The Kurnell Peninsula in Cronulla is home to a series of spectacular sand dunes known as the Kurnell sand dunes. Since 26 September 2003, the 15,000 year old sand dunes have been listed on the NSW State Heritage Register.
On the north-eastern side of the Kurnell Peninsula, protected by a rock platform, is Boat Harbour Beach. Although small, Boat Harbour enjoys the dubious honour of being one of the most polluted beaches in Sydney.
According to the Sutherland Shire Environment Centre, Boat Harbour failed the bacteriological pollution limits on 95% of the days of summer in 1997. Most of this pollution was caused by Boat Harbour's close proximity to the Potter Point Sewage outfall. Nonetheless, since 2001, with the upgrade of the Cronulla Sewage Treatment Plant, water quality improved. Boat Harbour is also the location of a 4WD park, in which it is possible to drive over large sand dunes.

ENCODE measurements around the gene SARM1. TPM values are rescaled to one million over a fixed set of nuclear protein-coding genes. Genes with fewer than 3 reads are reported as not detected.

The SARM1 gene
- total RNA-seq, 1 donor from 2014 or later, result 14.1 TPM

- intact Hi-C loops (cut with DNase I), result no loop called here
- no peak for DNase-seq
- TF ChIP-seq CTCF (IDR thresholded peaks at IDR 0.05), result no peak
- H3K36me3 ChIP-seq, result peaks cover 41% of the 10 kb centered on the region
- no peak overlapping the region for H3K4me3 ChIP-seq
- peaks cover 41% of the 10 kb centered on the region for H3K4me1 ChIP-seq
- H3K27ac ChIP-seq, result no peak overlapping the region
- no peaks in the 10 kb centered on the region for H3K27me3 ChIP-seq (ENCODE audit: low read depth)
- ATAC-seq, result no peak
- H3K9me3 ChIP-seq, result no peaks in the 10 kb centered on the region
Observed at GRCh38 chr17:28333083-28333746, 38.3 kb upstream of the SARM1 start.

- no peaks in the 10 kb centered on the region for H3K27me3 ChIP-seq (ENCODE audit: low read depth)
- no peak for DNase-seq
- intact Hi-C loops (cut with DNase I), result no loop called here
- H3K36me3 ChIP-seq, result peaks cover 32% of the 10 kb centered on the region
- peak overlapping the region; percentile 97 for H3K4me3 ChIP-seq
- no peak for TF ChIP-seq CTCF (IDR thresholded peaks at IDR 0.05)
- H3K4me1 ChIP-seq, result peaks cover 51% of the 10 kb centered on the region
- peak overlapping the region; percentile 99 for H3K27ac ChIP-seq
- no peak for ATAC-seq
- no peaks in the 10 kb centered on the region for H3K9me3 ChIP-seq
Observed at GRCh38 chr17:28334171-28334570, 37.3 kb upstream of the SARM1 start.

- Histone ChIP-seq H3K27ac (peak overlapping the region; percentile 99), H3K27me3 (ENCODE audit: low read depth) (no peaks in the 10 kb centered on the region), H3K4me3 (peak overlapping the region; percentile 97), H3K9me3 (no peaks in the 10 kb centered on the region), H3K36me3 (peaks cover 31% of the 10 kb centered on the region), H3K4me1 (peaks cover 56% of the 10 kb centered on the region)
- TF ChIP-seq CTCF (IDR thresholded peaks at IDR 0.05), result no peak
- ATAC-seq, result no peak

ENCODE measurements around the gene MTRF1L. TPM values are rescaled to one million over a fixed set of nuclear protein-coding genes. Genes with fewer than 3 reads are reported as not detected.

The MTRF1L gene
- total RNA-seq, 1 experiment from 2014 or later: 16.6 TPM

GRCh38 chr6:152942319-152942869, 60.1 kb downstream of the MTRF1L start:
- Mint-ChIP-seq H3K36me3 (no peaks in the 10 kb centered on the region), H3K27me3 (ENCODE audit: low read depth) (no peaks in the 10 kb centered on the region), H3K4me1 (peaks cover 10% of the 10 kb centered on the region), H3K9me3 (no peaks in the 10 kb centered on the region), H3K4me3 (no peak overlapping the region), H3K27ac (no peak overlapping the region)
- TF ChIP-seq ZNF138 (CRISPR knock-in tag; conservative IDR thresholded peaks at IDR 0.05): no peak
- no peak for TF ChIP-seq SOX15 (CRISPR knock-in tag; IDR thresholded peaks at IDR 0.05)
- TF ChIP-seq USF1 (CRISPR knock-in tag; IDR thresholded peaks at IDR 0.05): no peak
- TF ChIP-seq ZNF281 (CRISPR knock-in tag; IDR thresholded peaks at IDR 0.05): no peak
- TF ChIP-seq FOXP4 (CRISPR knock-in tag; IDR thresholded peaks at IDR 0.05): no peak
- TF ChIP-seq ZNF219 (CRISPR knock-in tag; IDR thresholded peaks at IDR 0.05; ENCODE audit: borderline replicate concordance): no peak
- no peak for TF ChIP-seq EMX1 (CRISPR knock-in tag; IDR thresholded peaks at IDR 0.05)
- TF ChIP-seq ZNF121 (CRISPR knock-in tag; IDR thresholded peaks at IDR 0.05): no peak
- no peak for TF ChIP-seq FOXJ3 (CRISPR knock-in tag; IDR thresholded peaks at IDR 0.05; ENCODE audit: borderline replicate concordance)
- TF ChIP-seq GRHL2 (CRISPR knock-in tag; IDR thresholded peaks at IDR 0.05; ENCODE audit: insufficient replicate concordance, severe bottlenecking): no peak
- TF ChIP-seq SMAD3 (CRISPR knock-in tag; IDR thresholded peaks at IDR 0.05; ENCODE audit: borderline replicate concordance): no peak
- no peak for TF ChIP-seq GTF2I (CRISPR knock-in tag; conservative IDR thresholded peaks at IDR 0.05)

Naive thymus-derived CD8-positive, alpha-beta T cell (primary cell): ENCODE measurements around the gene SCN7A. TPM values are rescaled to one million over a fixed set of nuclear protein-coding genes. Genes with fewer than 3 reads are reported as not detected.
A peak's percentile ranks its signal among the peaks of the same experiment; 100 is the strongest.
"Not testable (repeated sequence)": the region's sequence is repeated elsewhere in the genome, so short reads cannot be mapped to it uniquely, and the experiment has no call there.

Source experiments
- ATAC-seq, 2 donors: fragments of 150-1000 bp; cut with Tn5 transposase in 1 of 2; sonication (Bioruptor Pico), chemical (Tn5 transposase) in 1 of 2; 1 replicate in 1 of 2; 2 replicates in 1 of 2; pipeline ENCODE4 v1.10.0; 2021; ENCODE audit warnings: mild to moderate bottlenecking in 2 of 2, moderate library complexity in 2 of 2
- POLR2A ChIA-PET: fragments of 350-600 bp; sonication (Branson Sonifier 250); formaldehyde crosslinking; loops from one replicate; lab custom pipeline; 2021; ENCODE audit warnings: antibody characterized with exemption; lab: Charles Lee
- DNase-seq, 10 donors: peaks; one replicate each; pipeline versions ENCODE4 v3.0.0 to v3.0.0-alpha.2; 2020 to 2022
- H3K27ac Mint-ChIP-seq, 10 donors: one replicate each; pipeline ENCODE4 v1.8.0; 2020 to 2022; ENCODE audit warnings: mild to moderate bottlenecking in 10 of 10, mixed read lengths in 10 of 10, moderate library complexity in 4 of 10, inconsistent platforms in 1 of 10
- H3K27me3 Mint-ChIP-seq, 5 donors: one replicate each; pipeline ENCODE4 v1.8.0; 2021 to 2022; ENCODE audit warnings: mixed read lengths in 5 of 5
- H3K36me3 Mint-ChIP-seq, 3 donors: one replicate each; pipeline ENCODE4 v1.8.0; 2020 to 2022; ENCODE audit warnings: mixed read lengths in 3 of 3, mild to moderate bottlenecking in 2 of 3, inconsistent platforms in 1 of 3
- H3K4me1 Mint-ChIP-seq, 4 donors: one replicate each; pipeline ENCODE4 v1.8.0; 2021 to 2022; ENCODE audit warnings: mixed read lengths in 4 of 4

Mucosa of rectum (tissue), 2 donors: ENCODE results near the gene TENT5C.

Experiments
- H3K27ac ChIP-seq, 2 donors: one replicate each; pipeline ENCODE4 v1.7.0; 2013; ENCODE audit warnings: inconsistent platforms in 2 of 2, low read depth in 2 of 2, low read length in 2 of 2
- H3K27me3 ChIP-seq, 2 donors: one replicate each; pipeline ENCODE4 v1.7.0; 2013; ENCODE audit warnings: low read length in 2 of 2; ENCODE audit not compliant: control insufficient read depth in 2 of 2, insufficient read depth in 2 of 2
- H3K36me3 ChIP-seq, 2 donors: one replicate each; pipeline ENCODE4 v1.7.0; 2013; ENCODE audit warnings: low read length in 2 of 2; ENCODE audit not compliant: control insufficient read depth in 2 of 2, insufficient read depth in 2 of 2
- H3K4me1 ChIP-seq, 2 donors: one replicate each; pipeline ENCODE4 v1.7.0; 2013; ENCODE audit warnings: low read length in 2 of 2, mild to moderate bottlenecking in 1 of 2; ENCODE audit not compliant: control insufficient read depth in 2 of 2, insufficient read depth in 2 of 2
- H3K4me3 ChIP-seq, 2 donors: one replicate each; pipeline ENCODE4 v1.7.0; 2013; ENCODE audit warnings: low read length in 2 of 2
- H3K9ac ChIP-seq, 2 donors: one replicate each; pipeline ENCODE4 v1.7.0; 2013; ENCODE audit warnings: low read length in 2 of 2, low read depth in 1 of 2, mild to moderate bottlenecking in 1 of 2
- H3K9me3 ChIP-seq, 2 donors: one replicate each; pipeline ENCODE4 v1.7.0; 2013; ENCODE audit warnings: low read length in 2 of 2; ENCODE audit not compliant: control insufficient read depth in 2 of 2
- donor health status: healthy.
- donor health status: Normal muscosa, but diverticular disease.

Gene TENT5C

In contrast to this inglorious polluted past, Boat Harbour Beach has a rich environmental habitat, including rock platforms and a variety of birds, including the American Golden Plover and Pacific Golden Plovers, both of which are rarely found in Australia.
Given the comparatively secluded location of Boat Harbour, it is advisable to take a car rather than rely on public transport. It takes approximately thirty minutes to drive to Cronulla from the Central Business District of Sydney.